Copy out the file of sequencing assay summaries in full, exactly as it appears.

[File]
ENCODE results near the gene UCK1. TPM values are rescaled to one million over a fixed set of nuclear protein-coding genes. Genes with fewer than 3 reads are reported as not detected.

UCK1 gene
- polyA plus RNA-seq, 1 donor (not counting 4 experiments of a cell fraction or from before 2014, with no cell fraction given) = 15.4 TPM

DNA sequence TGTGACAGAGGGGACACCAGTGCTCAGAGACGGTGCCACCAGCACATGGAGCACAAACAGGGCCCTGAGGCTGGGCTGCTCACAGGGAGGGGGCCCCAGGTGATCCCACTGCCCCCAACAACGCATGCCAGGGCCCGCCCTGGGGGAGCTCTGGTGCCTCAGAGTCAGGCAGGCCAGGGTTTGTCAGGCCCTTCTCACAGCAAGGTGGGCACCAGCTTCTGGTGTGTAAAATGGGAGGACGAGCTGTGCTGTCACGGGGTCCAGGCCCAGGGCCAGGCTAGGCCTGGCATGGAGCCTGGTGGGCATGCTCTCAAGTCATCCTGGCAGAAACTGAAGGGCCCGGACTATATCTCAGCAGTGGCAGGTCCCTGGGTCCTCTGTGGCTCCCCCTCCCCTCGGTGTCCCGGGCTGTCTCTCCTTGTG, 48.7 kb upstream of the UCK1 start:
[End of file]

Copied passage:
ENCODE results near the gene UCK1. TPM values are rescaled to one million over a fixed set of nuclear protein-coding genes. Genes with fewer than 3 reads are reported as not detected.

UCK1 gene
- polyA plus RNA-seq, 1 donor (not counting 4 experiments of a cell fraction or from before 2014, with no cell fraction given) = 15.4 TPM

DNA sequence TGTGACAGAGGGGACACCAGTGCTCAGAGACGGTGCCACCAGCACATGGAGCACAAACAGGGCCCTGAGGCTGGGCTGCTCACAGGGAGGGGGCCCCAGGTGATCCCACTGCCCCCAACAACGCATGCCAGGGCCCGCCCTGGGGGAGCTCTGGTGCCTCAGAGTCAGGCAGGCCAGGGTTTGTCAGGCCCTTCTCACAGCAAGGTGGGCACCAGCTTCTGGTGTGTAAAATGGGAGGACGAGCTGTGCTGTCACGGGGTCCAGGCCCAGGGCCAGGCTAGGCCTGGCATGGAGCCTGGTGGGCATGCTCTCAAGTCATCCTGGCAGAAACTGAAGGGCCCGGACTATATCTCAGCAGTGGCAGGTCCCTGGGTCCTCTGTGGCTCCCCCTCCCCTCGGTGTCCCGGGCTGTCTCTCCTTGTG, 48.7 kb upstream of the UCK1 start: